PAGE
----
Scott VanderWal opinion on Environmental Protection Agency (EPA)
The Environmental Protection Agency (EPA) will turn 40 years old in December. According to the agency, its mission is to “protect human health and to safeguard the natural environment – air, water, and land – upon which life depends.” Over the past 40 years the agency has worked to combat environmental pollution and improve our air, water, and land.
The EPA has had some great successes in the past 40 years, but now appears to be a federal agency run amok. By constantly crafting new schemes to regulate every speck of dust, every drop of water, and land use activities from border to border and coast to coast, the agency is waging an all-out assault on American agriculture and businesses – and ultimately the American public. All too often, it appears as if the agency is operating without the benefit of sound science, rational thought, or statutory authority.
For example, the EPA issued an “endangerment finding” on greenhouse gases (GHGs) and then proposed to regulate GHGs as a pollutant under the Clean Air Act by slipping an amendment into an appropriations bill – exempting the issue from hearings and debate in the authorizing committees. Part of the EPA’s plan is to require farmers and ranchers to start reporting the greenhouse gases emitted by livestock. Never mind that livestock have been emitting gases forever.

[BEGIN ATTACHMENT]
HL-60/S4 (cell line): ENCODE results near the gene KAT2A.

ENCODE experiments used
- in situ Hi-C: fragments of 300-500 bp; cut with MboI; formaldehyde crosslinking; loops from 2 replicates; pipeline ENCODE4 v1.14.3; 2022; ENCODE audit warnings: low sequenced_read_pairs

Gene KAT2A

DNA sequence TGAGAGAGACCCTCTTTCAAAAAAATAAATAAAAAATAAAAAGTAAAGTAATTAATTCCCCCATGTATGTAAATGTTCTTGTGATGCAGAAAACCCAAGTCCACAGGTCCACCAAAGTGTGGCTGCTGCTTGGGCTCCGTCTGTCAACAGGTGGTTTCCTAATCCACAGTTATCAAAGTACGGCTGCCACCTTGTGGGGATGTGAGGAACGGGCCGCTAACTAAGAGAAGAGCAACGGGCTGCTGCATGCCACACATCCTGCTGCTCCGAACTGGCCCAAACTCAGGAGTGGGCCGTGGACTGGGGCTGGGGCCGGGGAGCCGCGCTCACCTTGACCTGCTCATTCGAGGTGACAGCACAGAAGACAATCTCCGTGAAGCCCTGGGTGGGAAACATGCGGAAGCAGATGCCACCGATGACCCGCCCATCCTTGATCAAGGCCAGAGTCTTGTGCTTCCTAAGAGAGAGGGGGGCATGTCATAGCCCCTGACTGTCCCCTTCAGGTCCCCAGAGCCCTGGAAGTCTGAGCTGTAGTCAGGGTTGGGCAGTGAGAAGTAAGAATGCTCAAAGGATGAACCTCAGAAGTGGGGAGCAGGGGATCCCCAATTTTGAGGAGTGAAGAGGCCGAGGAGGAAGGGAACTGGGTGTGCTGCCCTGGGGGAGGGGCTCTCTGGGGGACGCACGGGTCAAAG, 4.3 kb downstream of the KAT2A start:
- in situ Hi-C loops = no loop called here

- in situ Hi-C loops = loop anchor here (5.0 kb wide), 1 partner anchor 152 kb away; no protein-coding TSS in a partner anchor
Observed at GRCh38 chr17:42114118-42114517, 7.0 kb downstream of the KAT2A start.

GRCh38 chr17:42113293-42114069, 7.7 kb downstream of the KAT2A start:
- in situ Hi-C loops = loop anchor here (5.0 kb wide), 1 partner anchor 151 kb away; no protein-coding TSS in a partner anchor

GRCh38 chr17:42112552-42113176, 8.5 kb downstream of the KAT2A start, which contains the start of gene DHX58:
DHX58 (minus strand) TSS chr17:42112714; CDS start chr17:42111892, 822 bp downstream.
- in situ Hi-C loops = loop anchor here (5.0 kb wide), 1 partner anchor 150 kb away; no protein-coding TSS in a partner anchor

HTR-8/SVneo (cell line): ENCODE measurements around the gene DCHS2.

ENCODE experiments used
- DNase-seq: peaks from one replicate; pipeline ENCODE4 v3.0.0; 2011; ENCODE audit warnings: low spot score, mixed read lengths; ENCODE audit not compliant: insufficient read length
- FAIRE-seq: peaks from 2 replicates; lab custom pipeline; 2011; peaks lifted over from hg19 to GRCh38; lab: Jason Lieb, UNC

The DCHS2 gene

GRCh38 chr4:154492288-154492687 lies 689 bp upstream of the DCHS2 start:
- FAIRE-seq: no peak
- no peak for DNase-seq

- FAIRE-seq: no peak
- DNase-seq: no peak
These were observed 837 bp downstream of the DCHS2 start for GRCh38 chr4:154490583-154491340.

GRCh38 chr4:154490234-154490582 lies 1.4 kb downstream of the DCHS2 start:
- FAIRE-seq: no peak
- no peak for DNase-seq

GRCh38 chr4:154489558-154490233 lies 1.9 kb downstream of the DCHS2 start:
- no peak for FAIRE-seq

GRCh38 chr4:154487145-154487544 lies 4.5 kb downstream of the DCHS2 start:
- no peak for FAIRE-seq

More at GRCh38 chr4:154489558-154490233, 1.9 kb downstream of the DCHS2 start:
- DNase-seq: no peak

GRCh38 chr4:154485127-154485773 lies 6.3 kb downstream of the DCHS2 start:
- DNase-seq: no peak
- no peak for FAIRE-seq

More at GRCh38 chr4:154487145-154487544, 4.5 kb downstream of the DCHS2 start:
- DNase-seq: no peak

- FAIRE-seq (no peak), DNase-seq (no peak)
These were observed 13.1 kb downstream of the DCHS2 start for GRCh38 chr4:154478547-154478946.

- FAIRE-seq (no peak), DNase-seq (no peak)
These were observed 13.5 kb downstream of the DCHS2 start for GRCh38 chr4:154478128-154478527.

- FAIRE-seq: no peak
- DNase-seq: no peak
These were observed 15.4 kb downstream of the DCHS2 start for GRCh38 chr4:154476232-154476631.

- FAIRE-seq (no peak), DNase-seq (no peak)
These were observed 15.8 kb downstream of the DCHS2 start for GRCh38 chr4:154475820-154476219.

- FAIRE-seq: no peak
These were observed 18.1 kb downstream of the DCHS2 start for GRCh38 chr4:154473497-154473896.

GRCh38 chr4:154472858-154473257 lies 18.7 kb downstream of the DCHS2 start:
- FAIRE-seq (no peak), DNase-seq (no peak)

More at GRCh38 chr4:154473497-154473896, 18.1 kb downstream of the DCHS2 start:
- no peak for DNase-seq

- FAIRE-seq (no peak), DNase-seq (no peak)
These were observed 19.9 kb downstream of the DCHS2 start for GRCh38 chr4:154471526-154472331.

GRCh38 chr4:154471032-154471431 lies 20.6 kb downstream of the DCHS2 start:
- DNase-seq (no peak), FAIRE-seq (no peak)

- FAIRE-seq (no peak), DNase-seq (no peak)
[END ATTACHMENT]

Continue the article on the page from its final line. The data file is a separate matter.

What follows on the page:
The agency is working to regulate on-farm storage tanks for oil – including the milk fat found at dairies. Also, the agency is apparently on a mission to simply outlaw dust, which is totally impractical in a state where gravel roads and crop fields dominate the landscape.
Last April, EPA Administrator Lisa Jackson convened a forum to “reinvigorate EPA’s approaches to achieving clean water in America.” The agency is now on a mission to regulate every mud puddle in the nation. This approach will do far more to promote nightmarish bureaucracy than clean water. It’s a mystery as to how the EPA will regulate the forces of nature, such as natural soil erosion that occurs in flowing rivers, or the nutrients deposited by wildlife in the ordinary course of digestion.
Farm Bureau supports clean air, water, and land. Farmers have a vested interest in sound environmental stewardship. And they are doing a good job of producing more feed, fiber and fuel on fewer acres, with fewer inputs than ever before. American farmers today are producing 150 percent more feed, fiber, and fuel using the same amount of inputs (including water) as they used in 1949.
The problem with so many of EPA’s proposals is that they are not based in sound science and they have no proven benefit. They impose burdensome regulation and economic hardship – impacting jobs, agriculture, and the economy – without any proof they will accomplish anything other than regulating agriculture and commerce to a standstill.
Scott VanderWal, South Dakota Farm Bureau president
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